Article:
Inside the brew house on the Metropolitan State University campus in Denver, brewing program students Kyle Warren and Chris Thibodeau offer a step-by-step demonstration on how to can beer.
First, the cans are rinsed clean and purged with carbon dioxide. Next, beer fills the cans and foam cascades to the rim. Then, the cap is placed on top, the machine crimps the rim to seal it and the outside gets a rinse. And last, the cans are weighed for quality control and arranged in six-pack carriers.
The process takes place on a new system donated to Metro State and run in partnership with Tivoli Brewing, which is located on campus and works with students. The bottling line sits nearby, idle and for sale.
Scott Kerkmans, the program director, said cans are “overtaking the beer world” and students need to learn the latest technology. “It’s really important for us to stay on the bleeding edge,” he said.
The program’s transition earlier this year demonstrates the increasing popularity of cans in the craft beer market. The beer can is now fashionable, defying old stereotypes and winning new fans as the vessel of choice for high-end beers.
“It has become the preferred package for consumers — this is really consumer driven,” said Ken Hehir, the CEO at Tivoli Brewing, the latest Colorado brewer to switch to cans from bottles.
In Colorado, the beer can is a familiar friend
The can is not new to Colorado. Coors created the first aluminum beer can in 1959 in Golden. And in 2002, Oskar Blues Brewery in Longmont became the first craft brewer to put its beer in cans.
In 2017, Colorado had the highest percentage of craft beer in cans in the nation, according to the Brewers Association, an industry organization based in Boulder. And local companies, such as Wild Goose Canning and Can Source, are becoming leading providers in the market.
A Nielsen survey that analyzed 2018 consumer data predicted, at the current pace, that craft beer cans will outsell bottles by 2021.
The advantages of cans — for brewers and consumers — are obvious, but not well known.
For beer quality, cans are better because the liquid isn’t exposed to light that can penetrate bottles — even the brown ones — and the lid is a more durable seal than a cap.
For brewers, cans weigh less, reducing shipping costs, and they are easier to stack and store at the brewhouse and retail stores.
For consumers, cans are more portable and allowed at places where glass is prohibited — not to mention they get colder faster and stay colder longer.
“They are more consumer friendly, especially in Colorado,” said Warren, the Metro State student Tivoli brewer, referencing the state’s outdoor lifestyle.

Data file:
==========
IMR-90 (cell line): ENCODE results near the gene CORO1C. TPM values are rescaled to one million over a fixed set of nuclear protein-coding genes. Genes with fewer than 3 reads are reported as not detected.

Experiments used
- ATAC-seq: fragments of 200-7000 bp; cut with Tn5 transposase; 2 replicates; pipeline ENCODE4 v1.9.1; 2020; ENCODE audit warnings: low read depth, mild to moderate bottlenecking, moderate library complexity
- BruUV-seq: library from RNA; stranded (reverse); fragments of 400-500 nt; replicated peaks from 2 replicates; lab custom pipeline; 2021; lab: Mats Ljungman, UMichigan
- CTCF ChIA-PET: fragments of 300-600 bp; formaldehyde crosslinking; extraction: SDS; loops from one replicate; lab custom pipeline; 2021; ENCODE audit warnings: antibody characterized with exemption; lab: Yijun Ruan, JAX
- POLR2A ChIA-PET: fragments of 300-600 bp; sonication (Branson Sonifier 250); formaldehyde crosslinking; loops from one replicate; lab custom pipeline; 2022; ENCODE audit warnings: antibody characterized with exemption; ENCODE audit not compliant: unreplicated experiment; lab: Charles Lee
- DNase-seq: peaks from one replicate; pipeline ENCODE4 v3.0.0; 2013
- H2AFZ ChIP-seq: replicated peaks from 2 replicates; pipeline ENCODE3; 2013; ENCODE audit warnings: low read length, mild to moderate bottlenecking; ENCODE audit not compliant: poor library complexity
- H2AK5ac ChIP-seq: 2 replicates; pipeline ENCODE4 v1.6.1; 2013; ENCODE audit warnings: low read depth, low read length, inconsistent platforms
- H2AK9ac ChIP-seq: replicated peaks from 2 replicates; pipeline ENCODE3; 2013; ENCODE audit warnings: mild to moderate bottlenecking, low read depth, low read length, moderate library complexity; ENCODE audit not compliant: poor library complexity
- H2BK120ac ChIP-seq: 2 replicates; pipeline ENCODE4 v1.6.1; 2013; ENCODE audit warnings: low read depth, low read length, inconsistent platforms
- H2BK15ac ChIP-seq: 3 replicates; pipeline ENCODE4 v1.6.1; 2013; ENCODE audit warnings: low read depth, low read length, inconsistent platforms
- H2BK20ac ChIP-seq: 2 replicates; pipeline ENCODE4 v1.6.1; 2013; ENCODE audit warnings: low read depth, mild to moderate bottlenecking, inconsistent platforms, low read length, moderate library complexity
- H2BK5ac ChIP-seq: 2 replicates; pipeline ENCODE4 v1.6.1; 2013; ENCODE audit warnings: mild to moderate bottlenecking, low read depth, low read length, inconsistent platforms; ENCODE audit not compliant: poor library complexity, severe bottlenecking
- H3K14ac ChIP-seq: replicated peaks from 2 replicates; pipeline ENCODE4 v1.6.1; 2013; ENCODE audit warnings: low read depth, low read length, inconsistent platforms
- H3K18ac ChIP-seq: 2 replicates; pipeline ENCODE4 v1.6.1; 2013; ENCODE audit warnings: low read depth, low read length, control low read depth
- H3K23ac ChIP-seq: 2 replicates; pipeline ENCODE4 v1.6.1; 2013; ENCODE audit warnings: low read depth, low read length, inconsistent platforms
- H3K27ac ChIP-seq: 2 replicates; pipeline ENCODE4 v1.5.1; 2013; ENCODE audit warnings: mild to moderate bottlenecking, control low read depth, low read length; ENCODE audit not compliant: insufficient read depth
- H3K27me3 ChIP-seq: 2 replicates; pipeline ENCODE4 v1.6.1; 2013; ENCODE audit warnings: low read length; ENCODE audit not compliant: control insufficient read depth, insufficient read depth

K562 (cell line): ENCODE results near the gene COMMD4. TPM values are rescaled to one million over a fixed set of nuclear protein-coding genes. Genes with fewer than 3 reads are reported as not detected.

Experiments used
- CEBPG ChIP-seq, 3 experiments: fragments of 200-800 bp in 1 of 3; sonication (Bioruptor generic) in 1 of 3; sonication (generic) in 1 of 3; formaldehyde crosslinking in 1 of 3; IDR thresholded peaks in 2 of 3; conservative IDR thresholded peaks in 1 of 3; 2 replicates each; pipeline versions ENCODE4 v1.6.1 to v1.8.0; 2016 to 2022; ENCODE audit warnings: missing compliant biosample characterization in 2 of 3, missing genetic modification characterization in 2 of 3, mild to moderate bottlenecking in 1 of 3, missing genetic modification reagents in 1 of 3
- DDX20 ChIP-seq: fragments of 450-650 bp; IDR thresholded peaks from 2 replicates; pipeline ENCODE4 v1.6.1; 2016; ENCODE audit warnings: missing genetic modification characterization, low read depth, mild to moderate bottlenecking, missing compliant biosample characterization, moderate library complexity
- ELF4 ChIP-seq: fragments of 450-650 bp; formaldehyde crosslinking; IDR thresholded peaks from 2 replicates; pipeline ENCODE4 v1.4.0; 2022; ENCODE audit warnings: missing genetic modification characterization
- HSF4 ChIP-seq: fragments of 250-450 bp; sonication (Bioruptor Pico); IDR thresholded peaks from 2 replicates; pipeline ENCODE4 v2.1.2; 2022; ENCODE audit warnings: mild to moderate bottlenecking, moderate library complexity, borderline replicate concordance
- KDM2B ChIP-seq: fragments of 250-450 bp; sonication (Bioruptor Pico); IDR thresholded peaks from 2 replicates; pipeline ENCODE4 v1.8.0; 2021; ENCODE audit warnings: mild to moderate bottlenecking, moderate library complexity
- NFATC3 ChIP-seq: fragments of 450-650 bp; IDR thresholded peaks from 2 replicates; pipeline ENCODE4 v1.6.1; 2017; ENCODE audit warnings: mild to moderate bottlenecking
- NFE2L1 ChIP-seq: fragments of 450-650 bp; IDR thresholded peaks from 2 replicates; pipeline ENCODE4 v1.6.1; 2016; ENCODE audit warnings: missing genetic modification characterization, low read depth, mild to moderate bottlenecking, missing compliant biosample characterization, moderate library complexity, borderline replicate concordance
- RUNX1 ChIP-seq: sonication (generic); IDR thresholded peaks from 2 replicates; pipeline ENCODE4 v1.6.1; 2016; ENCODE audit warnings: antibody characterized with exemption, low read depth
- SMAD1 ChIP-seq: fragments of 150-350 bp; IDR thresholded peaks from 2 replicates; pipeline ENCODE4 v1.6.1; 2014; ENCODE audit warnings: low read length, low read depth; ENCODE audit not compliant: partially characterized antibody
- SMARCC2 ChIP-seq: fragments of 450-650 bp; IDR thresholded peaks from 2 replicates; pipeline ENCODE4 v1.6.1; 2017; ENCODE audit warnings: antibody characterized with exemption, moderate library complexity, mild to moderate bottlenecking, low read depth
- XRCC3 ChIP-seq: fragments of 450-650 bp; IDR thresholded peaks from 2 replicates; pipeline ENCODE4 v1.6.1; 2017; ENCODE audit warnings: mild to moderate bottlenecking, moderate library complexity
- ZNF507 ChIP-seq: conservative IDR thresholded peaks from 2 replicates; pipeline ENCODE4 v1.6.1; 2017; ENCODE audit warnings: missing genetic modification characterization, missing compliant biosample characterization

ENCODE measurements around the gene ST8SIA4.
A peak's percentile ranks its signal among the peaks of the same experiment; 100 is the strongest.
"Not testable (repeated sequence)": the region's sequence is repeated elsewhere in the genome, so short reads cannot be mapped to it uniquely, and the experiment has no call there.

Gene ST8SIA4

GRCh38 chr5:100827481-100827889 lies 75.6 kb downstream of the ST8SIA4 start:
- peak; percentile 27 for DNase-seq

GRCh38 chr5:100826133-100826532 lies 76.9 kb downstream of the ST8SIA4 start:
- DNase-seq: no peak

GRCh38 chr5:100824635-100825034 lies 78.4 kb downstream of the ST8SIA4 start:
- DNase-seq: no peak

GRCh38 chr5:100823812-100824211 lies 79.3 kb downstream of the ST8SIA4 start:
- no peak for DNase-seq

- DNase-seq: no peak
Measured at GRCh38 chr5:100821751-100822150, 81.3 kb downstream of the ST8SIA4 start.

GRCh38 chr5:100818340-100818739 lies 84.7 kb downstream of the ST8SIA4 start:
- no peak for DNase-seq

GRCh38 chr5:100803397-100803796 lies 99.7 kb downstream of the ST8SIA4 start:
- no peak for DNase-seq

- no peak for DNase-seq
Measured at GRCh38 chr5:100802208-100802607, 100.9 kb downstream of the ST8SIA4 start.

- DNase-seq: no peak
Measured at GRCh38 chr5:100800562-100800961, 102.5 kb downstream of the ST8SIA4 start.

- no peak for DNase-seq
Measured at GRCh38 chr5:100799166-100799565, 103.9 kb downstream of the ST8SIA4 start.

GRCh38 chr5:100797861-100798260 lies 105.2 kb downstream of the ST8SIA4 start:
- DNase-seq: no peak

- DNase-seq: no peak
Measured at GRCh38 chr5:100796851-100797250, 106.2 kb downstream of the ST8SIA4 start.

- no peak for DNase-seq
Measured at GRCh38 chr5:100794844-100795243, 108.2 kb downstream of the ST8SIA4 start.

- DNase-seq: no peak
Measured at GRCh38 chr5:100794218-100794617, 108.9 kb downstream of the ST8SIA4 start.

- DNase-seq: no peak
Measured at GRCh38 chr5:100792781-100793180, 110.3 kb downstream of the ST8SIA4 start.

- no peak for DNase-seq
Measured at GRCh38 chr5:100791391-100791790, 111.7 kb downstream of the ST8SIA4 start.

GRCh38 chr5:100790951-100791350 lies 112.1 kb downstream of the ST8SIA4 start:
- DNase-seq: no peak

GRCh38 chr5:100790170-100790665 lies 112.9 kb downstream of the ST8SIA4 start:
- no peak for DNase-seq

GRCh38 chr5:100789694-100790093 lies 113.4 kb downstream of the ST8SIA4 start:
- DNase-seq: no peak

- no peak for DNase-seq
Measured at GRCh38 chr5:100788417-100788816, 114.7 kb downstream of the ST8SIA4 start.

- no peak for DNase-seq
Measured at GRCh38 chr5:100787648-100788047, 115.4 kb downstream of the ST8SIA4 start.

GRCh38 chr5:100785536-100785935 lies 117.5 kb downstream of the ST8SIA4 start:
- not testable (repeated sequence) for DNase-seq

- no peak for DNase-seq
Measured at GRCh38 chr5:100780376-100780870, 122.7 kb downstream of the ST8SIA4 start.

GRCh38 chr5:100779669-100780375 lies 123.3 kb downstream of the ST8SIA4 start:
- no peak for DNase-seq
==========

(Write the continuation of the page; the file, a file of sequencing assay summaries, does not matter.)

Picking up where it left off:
From a hard sell to the hip can
Marty Jones remembers the days when the can was not such an easy sell. He worked as the marketing director at Oskar Blues when the company debuted its Dale’s Pale Ale in a can 17 years ago. To that point, the only beer sold in cans came from mega-brewers who made light American lagers.
At the time, Jones said, the can “was seen as blasphemy to most craft brewers.”
He now works for Cask Global Canning Solutions, the company that sold Oskar Blues its first canning machine and donated the system this year to Metro State for use at its Tivoli operation.
In those earlier days, Jones remembers attending beer festivals and spending more time talking about the can than the beer inside as he battled against uninformed habits and misconceptions that beer in a can didn’t taste as good.
“Over the years you just find more and more people that realize the benefits of cans and can’t ignore them any longer,” he said. “It was once seen as something to avoid. Now it’s a magnet for consumers.”
One reason for the proliferation is the wider availability of affordable canning systems designed for smaller breweries like Tivoli, as well as the advent of mobile canning companies that travel to different breweries.
Now, hip 16-ounce cans hold the latest hazy IPAs and stouts. And cans even are becoming the preference for big, barrel-aged beers and sours — domains once reserved for large-format glass bottles preferred by collectors.
Copper Kettle Brewing in Denver moved its popular Mexican Chocolate Stout and Snowed In stout series to eye-catching 19.2-ounce cans six months ago. Both are often cellared for months or years, and Jeffery Gobien, the owner and brew master, said he anticipates “the beers will age as well or better than the glass.”
Even with the steep price tag for the new cans, Gobien said consumers are willing to pay, and the new packaging helped boost sales by as much as 50% compared to a year ago. “I don’t think that’s as much of an issue in Colorado,” he said. “Our craft beer consumer base … has been exposed to cans.”
Carlin Walsh, the founder and CEO of Elevation Beer Co. in Poncha Springs, saw the brewery’s sales grow when he transitioned to cans two years ago this month. And he received only a couple complaints that the beer tasted metallic from the can, which isn’t true. “There’s some misconceptions behind some of those fears,” he said.
A renewed focus on packaging
The students at Metro State believe the can’s bad rap is fading into the past. But the new system is teaching them an overlooked but important part of making beer: the packaging.
Kerkmans, the program director, said if the canning process is not done properly, it can introduce wild yeast or additional oxygen, both of which can ruin a beer’s flavor over time.
“There’s no point when you get to the packaging step at which you can improve your product anymore,” he said, adding that you only can “make the beer worse.”
Moreover, he said, the increasingly competitive beer market leaves less margin for error when it comes to packaging beer. “With so many brands on the shelf now,” he said, “you really have to make sure you don’t lose them in that first experience they have with your brand.”